Jonathan Glazer’s approach to the Holocaust is a terrifying exercise in cinematic minimalism. Although I haven’t read it, it seems that he has taken Martin Amis’s novel about Auschwitz CEO Rudolph Höss, stripped it off almost everything resembling a plot, and then shot it with fly-on-the-wall cameras. The result is very much a one-trick film – but it’s one hell of a good trick. As we watch the bourgeois 1940s German family playing with their kids, entertaining friends and relatives, tending the garden, splashing in the pool, the soundtrack never ceases to be filled with the ghastly sounds of the final solution emanating from the camp next door to their middle-class paradise.

Although the goings-on at the death camps are rarely evoked in dialogue, this is not a tale of people blithely looking the other way. They know exactly what is happening, it just isn’t relevant to their day-to-day interests. Yes, the presence of human remains near where his children are playing is enough for an underling to earn a telling-off from Höss, but otherwise the tragedy and brutal evil of the Nazi purge happens in the corners and off-screen.

There’s an element of absurdity in the way that the family refuse to acknowledge the sounds and sights of death and terror right on their doorstep – almost like something out of The Bed Sitting Room or Synecdoche, New York – until you remember that all of this was real, that Auschwitz happened and that the Höss family were real people. That isn’t to say there’s no artistic licence here. The real Auschwitz was a little further away from the Höss garden, I understand, so the absurdity is partly Glazer’s doing, but this is a matter of degree more than anything else.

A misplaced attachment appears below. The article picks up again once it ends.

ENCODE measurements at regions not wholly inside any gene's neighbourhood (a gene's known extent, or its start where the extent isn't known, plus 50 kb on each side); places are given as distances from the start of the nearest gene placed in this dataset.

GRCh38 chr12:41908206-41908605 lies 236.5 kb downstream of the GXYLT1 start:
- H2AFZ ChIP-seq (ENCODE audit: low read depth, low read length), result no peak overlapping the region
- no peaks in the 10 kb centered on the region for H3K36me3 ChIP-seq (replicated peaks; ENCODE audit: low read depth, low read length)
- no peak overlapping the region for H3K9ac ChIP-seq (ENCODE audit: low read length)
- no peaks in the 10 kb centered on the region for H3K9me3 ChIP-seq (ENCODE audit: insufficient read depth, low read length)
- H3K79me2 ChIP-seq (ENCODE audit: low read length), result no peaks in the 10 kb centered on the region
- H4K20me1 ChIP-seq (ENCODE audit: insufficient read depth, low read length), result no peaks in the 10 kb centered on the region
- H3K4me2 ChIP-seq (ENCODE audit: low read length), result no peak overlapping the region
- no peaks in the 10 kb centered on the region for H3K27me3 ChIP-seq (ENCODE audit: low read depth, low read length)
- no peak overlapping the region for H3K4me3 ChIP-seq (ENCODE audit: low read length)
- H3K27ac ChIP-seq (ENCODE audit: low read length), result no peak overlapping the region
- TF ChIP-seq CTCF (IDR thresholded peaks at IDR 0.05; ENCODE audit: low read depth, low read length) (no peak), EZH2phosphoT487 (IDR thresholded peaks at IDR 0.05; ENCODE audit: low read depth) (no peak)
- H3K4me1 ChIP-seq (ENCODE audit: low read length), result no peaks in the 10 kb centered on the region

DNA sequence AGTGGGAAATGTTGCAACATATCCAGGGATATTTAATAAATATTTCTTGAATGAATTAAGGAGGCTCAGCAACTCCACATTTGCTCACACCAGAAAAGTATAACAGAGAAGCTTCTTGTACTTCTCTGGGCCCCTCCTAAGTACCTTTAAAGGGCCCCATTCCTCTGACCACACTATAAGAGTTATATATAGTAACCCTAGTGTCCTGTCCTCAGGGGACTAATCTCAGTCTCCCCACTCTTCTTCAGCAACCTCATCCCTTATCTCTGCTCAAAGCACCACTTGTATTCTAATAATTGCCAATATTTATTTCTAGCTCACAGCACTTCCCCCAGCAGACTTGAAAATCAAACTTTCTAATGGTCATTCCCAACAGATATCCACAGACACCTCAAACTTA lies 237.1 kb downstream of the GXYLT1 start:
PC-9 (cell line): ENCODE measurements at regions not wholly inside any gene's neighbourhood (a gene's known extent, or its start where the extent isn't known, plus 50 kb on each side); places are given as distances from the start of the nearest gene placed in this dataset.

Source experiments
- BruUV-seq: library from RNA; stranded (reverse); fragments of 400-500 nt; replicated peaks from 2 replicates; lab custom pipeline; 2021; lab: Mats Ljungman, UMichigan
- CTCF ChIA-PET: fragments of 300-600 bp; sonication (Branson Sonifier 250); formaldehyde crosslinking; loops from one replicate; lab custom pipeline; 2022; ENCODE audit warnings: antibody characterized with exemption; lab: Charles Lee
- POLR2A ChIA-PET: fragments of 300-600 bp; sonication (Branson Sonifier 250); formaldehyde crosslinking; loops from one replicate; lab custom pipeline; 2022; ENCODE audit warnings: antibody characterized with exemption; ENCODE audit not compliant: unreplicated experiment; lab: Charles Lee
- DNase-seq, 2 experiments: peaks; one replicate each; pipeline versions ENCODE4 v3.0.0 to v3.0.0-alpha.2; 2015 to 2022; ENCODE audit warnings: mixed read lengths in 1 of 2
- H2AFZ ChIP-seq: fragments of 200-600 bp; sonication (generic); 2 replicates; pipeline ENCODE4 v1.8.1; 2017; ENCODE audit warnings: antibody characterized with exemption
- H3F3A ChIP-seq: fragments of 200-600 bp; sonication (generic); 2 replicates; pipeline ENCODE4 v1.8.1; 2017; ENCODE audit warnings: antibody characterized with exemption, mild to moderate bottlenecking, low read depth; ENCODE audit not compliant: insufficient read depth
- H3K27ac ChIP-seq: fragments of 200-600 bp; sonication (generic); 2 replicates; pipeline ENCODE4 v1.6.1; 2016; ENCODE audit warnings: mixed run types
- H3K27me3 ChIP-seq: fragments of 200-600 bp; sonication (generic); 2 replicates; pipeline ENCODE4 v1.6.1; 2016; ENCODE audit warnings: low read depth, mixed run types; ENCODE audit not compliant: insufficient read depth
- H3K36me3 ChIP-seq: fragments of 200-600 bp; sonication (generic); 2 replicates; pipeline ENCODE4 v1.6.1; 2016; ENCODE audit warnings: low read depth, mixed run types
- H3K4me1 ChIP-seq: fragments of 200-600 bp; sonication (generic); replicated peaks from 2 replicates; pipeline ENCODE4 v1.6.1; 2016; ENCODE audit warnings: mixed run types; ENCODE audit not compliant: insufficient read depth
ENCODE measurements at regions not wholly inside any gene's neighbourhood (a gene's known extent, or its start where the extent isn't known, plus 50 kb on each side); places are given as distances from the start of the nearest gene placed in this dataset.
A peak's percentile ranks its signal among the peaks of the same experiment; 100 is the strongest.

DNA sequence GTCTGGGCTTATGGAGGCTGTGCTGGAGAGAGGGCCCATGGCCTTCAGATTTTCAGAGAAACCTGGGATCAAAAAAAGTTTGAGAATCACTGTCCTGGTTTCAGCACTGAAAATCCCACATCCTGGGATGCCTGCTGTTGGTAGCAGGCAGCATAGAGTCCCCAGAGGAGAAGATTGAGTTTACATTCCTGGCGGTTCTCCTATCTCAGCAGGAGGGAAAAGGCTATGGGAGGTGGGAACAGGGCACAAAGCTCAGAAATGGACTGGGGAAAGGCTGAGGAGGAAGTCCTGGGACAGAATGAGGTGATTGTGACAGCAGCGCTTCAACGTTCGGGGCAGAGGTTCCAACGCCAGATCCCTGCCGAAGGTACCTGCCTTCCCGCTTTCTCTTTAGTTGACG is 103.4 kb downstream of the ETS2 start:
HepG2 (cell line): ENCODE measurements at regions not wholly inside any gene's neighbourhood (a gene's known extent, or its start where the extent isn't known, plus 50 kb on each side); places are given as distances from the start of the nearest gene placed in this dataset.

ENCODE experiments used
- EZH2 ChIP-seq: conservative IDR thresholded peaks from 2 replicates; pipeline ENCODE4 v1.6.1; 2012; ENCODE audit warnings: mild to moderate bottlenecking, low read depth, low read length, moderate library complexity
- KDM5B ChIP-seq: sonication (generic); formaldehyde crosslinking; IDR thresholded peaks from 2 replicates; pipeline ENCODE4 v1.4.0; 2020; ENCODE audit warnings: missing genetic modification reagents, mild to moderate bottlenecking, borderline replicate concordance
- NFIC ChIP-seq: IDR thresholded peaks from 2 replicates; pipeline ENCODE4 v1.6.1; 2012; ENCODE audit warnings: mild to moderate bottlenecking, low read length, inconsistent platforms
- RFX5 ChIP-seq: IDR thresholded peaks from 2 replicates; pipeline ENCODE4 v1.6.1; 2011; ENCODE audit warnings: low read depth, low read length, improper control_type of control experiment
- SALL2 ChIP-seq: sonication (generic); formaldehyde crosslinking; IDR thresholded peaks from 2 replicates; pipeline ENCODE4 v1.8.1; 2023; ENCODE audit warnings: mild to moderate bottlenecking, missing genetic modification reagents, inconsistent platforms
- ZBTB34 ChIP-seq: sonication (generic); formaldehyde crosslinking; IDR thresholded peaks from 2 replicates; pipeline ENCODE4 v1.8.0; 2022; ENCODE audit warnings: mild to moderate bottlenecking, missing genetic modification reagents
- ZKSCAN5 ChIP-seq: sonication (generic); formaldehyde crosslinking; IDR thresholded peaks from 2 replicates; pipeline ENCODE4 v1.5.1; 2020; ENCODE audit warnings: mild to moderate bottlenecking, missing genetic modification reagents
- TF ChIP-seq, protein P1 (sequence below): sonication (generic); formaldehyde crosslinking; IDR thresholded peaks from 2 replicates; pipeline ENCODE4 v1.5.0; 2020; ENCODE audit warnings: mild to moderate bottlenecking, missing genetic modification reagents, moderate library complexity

Something barely resembling a story crops up after about an hour when Höss is transferred and his wife Hedwig (Sandra Hüller from Anatomy of a Fall) refuses to uproot herself and her children, but otherwise this is all Glazer’s Kubrickian detachments from the unholy terrors happening at the edges, with Łukasz Żal’s cinematography giving the sunny days an overlit, almost nuclear, whiteness, and the winter months a cool blue blanket.

Rating this film is something of a struggle for me. I don’t want to see it again, I note the excellent performances, and admire the rigour of the form, but I felt overwhelmed by it, rather than drawn in. That may be what Glazer intended, but it doesn’t make this a film I’m likely to recommend to friends and family. And I felt that restraint slip in the phone call where Höss talks to Hedwig about (theoretically) how to gas a ballroom of partygoers.